The example quoted in OP's article was someone who had agreed to make a £68k SIPP contribution by transferring a commercial property into his pension in satisfaction of the contribution, instead of paying a contribution in cash and having the pension scheme buying the commercial property using the cash. His pension provider tried to claim the income tax relief at source on the £68k value of his contributions, and HMRC were not having it.

    For something like that to come up as an issue, the SIPP provider has to be one who is willing to do the legwork which comes with accepting unwrapped assets as pension contributions, and my pension provider isn't going to do that.

    It's more likely that services such as allowing in specie contributions (as distinct from in specie transfers of existing pension assets) would be available from the more costly providers or perhaps some intermediary-only providers, rather than providers who are geared up to provide cheap brokerage/platform services to the mainstream retail customer. Due to the inevitable cost implication I would only be looking for one of those more expensive / more comprehensive 'Full SIPP' places if I had particular needs not covered by the mainstream cheap ones, like wanting to stick a commercial property I owned into the pension.

    You won't find the low cost provider names frequently mentioned here such as IWeb or Cavendish letting you hold commercial property, let alone accepting it instead of cash as a contribution. And they don't have the software infrastructure to allow you to set up a contribution of £x and then fund it by transferring shares electronically or in paper certificates to meet that commitment (especially as the value of the shares might have changed before they are received and accepted). All you can do with the cheap providers is (a) contribute cash or (b) sign off a paper form to transfer existing assets in specie, e.g. from another SIPP provider when they are already inside the pension wrapper.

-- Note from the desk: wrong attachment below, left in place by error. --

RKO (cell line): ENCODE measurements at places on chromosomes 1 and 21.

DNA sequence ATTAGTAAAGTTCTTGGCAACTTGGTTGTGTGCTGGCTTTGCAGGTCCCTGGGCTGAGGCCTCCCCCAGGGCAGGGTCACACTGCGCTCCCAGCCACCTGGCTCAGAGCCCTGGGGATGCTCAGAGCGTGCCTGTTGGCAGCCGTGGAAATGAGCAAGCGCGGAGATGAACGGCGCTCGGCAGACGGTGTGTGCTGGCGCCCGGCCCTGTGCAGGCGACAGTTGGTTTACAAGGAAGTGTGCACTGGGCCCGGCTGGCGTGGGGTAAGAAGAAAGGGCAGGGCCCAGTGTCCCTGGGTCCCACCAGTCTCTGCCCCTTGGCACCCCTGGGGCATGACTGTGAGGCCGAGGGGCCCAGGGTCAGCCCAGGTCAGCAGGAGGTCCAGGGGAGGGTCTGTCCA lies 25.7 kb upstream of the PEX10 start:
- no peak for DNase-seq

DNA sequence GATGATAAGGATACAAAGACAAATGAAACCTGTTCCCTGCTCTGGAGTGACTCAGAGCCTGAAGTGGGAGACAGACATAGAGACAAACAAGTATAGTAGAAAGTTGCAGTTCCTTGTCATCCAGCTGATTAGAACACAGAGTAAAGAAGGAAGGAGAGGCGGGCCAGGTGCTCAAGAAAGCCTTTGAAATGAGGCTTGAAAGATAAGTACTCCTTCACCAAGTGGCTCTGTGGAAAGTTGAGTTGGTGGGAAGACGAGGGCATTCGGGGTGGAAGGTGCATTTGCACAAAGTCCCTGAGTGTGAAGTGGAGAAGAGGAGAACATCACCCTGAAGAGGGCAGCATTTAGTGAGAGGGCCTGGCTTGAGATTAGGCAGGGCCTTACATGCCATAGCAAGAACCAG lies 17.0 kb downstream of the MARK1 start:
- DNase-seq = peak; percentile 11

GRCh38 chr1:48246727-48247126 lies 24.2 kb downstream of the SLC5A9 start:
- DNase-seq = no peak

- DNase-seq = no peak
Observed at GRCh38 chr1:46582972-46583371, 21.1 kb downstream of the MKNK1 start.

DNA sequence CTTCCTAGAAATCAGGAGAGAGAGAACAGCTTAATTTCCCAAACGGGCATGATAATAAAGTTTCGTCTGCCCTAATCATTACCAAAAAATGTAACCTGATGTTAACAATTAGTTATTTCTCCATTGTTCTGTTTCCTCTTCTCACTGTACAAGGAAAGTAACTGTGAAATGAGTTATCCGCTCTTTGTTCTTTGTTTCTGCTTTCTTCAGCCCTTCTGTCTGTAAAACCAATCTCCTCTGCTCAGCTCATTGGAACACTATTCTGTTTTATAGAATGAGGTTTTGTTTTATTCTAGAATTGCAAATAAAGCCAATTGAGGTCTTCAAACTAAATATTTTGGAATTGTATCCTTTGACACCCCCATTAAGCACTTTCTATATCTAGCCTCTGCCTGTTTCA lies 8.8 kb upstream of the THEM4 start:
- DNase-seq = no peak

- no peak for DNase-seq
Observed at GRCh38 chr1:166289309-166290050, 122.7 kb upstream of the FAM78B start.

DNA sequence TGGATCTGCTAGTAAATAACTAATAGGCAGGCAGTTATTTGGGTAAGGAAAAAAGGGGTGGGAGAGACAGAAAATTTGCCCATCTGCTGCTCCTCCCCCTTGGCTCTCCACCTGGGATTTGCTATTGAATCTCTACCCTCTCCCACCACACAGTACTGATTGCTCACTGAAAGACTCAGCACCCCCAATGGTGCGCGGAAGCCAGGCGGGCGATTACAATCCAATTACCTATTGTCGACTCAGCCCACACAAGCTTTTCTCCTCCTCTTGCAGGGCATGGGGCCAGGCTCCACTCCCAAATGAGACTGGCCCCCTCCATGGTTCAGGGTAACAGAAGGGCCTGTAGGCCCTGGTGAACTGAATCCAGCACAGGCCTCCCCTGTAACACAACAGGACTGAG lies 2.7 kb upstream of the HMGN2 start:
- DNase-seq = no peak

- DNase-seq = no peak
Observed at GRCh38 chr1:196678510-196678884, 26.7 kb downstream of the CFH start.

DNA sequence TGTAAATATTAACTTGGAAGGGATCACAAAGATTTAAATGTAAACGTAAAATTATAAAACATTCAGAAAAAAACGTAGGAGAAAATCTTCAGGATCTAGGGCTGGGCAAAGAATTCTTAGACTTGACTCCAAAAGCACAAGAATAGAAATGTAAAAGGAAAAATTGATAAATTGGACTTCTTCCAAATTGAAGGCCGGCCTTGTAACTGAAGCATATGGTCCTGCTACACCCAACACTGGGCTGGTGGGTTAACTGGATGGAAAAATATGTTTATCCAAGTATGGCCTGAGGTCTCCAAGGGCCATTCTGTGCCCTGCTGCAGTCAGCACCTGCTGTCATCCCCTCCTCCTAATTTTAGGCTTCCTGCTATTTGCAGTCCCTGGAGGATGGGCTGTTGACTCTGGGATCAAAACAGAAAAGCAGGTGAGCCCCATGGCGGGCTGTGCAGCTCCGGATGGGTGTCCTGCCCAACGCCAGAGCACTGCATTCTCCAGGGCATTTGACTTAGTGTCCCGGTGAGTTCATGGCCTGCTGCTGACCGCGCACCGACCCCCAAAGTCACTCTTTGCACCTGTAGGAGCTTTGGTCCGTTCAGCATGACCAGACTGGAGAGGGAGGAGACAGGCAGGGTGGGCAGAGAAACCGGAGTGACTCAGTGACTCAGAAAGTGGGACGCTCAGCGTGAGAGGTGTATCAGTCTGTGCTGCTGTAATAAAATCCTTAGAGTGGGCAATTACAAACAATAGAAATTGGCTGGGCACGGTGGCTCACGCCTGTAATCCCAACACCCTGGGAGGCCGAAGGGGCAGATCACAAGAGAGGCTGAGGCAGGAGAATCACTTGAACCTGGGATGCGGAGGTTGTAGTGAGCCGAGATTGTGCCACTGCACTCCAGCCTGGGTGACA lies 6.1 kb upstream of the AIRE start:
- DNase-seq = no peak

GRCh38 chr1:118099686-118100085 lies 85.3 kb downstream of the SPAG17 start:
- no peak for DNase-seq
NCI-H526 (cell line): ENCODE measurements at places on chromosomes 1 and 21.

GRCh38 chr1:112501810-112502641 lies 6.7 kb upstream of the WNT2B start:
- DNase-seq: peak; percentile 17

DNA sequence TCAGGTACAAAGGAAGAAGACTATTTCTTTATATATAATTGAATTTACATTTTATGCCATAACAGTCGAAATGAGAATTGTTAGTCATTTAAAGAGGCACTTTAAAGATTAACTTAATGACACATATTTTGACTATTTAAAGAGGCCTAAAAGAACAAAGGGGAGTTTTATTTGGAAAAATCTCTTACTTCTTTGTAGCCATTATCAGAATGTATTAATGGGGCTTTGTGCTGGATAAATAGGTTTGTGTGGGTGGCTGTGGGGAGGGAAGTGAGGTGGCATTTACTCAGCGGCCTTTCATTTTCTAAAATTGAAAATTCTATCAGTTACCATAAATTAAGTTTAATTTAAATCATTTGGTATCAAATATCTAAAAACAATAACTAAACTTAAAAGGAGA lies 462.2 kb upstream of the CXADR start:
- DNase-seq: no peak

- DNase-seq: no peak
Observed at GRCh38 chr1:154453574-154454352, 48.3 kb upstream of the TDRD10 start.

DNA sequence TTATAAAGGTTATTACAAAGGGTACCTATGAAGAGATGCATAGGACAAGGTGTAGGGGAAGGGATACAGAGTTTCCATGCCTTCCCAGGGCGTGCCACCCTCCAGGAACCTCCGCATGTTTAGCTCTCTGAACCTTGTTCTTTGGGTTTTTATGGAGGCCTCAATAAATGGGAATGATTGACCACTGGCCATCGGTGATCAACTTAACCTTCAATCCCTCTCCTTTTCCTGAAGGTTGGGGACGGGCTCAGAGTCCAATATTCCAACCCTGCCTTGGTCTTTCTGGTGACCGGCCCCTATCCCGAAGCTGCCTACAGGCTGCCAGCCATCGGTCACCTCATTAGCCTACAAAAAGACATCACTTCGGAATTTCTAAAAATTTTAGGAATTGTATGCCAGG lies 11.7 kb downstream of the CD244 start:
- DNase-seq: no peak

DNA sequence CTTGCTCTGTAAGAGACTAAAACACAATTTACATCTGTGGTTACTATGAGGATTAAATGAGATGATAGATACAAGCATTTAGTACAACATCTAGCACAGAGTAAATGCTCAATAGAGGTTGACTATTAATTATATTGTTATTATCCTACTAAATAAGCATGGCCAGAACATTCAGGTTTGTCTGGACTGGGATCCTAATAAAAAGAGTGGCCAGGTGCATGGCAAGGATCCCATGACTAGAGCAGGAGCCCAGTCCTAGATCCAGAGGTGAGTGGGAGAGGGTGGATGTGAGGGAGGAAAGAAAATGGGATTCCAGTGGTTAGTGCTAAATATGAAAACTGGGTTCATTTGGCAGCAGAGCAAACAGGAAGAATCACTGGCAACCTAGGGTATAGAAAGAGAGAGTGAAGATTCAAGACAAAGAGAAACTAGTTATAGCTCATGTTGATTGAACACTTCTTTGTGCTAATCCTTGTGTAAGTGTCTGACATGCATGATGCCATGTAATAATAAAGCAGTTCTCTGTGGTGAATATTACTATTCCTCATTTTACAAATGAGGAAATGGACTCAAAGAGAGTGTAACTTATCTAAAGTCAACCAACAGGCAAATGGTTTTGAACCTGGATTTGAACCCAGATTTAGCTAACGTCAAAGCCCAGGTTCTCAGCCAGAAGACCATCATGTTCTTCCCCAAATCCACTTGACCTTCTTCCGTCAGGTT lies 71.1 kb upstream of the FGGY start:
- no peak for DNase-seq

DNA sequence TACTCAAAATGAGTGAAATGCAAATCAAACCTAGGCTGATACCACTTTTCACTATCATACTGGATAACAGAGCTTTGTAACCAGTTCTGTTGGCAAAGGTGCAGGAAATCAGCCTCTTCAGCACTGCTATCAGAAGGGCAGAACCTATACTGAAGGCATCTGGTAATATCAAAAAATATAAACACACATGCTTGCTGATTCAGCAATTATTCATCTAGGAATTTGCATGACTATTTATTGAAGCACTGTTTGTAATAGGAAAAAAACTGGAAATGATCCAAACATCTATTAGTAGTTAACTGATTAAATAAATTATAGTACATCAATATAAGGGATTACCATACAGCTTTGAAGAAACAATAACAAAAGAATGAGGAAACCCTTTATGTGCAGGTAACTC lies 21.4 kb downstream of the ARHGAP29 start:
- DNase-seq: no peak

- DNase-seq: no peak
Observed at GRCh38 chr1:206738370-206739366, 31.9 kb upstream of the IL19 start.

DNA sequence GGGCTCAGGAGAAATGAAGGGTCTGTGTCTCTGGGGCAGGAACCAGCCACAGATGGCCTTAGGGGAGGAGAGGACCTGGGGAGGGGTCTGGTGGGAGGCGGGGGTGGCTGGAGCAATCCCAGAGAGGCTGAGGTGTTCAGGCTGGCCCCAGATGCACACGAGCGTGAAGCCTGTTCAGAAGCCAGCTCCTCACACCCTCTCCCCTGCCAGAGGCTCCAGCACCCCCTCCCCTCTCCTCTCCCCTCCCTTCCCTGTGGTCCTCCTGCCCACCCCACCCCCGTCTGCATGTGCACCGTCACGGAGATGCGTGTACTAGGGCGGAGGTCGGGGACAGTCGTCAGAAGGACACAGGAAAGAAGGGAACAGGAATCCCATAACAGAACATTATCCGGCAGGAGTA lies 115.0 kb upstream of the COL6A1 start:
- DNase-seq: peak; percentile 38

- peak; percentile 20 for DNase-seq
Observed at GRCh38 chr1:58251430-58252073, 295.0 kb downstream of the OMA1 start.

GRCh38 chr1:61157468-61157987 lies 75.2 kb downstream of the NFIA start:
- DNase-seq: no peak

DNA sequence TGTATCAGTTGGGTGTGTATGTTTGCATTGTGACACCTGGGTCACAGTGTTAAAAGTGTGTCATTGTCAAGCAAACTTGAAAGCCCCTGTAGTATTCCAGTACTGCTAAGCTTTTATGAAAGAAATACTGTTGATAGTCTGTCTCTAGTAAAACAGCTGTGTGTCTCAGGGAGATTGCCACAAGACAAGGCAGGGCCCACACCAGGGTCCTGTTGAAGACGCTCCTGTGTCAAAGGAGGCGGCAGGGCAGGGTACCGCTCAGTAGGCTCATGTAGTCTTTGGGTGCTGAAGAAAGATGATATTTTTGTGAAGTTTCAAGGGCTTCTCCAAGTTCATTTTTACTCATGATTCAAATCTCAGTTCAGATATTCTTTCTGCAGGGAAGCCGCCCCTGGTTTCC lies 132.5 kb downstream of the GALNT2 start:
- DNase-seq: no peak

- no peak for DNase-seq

• MDMDMDMD Forumite
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    bowlhead99 wrote: »

    - HMRC lost a judgement on this in 2018 where a judge told them that the law changes didn't mean that income tax relief should be denied, or that the pension firm would owe money back to HMRC for relief-at-source claims to which they weren't entitled. Because, the pension firms were entitled to do it.

    - I haven't personally kept up with whether HMRC appealed, what providers are currently willing or able to take in-specie contributions etc.

    HMRC did appeal and the hearing was meant to be at the end of last month
    https://citywire.co.uk/new-model-adviser/news/date-set-for-hmrcs-in-specie-sipp-showdown/a1183959

    However it looks like the hearing (UT/2018/0087) didn’t go ahead and a new date is to be set.

    https://www.gov.uk/government/publications/upper-tribunal-tax-and-chancery-register-of-cases/upper-tribunal-tax-and-chancery-hearings-and-register-2014-to-date